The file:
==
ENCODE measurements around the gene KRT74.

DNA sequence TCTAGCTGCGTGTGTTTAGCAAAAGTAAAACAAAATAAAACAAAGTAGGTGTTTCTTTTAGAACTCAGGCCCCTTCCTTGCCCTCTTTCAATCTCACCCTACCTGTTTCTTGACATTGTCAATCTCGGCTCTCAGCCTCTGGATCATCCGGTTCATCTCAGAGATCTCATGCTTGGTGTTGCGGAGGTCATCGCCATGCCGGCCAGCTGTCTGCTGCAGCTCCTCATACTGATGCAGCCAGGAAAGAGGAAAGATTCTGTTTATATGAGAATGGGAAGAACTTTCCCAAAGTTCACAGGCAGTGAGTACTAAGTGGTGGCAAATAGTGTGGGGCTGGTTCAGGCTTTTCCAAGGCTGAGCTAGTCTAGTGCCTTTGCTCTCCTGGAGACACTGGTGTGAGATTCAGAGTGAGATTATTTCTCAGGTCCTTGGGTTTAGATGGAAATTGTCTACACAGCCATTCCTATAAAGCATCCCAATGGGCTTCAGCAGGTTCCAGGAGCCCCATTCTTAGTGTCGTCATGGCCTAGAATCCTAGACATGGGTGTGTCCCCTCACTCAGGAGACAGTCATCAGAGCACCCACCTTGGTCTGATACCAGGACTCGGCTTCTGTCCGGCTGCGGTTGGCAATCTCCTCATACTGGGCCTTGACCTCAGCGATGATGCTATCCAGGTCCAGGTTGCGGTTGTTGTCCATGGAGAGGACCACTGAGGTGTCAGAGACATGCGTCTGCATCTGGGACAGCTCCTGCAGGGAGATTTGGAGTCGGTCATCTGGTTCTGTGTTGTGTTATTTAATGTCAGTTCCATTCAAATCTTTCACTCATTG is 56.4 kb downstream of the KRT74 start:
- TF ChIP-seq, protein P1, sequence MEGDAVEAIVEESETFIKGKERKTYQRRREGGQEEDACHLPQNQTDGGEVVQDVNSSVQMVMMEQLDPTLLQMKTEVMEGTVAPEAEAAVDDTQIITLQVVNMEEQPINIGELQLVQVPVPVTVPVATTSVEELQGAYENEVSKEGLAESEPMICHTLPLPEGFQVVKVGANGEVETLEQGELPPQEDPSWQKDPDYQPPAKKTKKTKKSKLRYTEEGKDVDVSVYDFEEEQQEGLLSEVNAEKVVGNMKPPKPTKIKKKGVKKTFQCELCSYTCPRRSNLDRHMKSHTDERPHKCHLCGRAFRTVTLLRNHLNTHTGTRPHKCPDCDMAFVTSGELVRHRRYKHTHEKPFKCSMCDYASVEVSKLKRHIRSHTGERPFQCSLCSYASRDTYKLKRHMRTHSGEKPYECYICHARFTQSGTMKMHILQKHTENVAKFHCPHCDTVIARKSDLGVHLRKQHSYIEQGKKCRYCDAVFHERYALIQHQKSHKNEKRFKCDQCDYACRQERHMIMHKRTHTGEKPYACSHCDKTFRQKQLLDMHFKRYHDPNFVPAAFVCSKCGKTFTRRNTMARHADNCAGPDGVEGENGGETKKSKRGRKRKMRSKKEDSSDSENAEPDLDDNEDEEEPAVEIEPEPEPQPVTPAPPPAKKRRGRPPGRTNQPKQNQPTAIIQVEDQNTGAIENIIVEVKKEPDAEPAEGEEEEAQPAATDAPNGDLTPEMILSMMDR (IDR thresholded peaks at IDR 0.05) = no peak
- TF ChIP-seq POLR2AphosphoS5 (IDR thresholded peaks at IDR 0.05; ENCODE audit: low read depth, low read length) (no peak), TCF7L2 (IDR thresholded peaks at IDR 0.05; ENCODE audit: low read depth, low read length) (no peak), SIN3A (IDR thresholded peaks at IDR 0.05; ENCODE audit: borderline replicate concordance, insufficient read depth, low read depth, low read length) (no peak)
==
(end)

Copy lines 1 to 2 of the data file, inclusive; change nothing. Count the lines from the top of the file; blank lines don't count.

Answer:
ENCODE measurements around the gene KRT74.

DNA sequence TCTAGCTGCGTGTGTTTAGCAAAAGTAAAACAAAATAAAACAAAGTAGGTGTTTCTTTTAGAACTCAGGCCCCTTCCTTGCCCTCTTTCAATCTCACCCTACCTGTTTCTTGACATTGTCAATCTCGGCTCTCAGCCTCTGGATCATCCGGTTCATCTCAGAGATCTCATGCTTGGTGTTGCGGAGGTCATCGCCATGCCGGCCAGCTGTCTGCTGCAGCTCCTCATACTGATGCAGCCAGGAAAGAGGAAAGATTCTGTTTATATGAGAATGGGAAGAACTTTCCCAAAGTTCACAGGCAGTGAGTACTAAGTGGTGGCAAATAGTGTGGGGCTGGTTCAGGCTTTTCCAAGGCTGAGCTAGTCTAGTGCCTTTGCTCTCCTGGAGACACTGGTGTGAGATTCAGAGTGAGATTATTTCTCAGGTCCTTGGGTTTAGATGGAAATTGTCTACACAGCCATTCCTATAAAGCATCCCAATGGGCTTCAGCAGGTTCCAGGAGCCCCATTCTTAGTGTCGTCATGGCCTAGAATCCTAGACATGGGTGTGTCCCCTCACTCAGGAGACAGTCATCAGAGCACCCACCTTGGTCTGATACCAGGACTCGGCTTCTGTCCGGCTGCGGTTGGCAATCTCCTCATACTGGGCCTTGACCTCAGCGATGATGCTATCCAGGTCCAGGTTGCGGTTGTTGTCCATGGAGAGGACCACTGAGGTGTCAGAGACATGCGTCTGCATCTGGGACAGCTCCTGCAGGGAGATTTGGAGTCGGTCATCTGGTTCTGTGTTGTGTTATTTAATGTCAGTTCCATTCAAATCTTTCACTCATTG is 56.4 kb downstream of the KRT74 start: